Quirks & Quarks

Researchers studying finger snapping find it's 20 times faster than the blink of an eye

Inspired by Marvel's Infinity War, this study reveals why Thanos's epic finger snap in gauntlet is impossible, but it also tells us more about the biophysics of snapping than previously known.

Inspired by a Marvel movie, this study reveals why Thanos's gauntleted finger snap is impossible

Biophysicist Saad Bhamla from Georgia Tech in Atlanta said this is the only experiment where he could snap and get data. (Georgia Tech)

A group of physicists debating the logic of Marvel movies kick-started a research project that resulted in a new understanding of just how extreme the motion of snapping your fingers is.

They were inspired by the Marvel movie, Avengers: Infinity War, in which the villain Thanos, in his metal infinity gauntlet, wipes out half the universe's population with the snap of his fingers.

Saad Bhamla, a biophysicist whose lab at Georgia Tech specializes in ultrafast motions in nature, led the research. The team measured finger speed, angular rotation, friction and other variables in the motion of snapping.

He told Quirks & Quarks host Bob McDonald that he was shocked to discover that finger snapping occurs at record-breaking acceleration. It was nearly three times the rotational acceleration of the previous record measurement — a professional baseball pitcher's throwing motion. The snap happens 20 times faster than the blink of an eye.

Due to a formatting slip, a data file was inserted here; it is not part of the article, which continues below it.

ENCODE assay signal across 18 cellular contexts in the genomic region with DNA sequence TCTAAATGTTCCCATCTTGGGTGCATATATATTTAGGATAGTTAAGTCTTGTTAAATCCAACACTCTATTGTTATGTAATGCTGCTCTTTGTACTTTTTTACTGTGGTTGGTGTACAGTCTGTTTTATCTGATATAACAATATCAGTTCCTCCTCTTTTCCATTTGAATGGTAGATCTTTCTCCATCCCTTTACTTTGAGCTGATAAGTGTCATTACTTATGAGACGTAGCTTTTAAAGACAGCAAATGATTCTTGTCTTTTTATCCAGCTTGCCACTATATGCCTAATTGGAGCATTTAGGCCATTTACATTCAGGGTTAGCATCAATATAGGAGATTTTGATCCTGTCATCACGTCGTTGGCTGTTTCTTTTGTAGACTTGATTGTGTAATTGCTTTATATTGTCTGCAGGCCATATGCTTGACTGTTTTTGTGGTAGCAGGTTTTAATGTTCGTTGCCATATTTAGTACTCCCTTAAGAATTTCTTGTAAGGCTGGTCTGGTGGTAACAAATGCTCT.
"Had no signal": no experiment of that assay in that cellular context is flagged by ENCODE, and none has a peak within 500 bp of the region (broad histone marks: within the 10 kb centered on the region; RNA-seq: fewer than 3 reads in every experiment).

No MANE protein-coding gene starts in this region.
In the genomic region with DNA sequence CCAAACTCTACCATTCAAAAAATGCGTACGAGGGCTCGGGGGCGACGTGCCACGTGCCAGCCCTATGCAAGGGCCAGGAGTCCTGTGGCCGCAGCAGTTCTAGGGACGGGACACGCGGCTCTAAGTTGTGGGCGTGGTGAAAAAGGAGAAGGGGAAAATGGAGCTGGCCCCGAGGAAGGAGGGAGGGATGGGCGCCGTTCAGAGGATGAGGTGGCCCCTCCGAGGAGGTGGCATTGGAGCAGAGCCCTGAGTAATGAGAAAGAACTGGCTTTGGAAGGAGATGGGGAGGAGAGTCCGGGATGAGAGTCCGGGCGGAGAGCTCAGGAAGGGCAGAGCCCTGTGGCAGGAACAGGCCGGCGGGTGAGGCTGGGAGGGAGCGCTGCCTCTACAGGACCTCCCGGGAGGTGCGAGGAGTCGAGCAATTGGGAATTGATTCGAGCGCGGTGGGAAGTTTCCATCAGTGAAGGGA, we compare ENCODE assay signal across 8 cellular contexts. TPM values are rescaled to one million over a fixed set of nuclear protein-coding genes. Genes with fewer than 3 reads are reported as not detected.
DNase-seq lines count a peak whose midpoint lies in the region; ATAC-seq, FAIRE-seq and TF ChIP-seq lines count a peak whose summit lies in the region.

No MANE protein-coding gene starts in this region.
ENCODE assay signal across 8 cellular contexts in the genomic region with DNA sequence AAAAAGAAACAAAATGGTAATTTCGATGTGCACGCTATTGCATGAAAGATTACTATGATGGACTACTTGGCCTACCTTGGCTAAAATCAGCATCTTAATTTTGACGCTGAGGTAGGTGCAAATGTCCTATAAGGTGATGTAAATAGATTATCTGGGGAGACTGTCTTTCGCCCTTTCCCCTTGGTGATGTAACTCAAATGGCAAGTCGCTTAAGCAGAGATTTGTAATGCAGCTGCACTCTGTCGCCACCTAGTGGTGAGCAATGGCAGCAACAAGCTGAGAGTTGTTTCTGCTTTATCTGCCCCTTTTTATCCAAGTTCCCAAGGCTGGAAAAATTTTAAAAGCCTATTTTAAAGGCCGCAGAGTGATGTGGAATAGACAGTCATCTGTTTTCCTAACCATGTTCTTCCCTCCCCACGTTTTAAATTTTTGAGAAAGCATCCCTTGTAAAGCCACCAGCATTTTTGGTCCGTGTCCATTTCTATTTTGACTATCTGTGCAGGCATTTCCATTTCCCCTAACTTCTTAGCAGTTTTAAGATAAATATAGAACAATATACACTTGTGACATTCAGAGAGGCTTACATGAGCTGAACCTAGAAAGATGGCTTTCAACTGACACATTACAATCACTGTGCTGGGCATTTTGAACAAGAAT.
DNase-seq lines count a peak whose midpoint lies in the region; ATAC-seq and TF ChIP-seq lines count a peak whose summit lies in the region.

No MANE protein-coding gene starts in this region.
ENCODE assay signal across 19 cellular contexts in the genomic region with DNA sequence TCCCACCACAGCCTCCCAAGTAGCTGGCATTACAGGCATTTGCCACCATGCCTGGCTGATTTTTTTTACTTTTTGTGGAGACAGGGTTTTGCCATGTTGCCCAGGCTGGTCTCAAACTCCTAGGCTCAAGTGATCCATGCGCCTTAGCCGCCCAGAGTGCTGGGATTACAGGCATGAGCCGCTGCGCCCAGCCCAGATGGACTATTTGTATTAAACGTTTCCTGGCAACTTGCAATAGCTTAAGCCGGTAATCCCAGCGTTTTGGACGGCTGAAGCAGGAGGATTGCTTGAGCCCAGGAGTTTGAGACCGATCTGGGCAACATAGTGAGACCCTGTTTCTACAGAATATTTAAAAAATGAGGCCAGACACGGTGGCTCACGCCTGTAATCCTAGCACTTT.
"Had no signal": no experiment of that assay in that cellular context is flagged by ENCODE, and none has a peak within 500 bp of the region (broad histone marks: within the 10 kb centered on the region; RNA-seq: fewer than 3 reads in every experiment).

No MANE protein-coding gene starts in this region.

The angular acceleration of a professional baseball player's pitching arm is about 600 degrees per second squared compared to 1.6 million degrees per second squared for finger snapping. (Kazuhiro Fujihara/AFP via Getty Images)

He and his colleagues found that our fingers provide just the right amount of compression and friction to be perfectly suited for snapping. 

If the friction is too low, the finger and thumb can't load up enough energy to produce a snap, whereas if the friction is too high, your fingers can load up the energy, but not release it quickly enough.

This kind of information could come in handy in the design of soft robots, to better mimic the natural capabilities of our fingers. 

And if you're still wondering if Thanos could have snapped his fingers in a metal gauntlet, Bhamla said that unless he's employing some kind of alien snapping magic in his glove, the answer is no.

Produced and written by Sonya Buyting. Click on the link at the top of the page to listen to the interview with Saad Bhamla.


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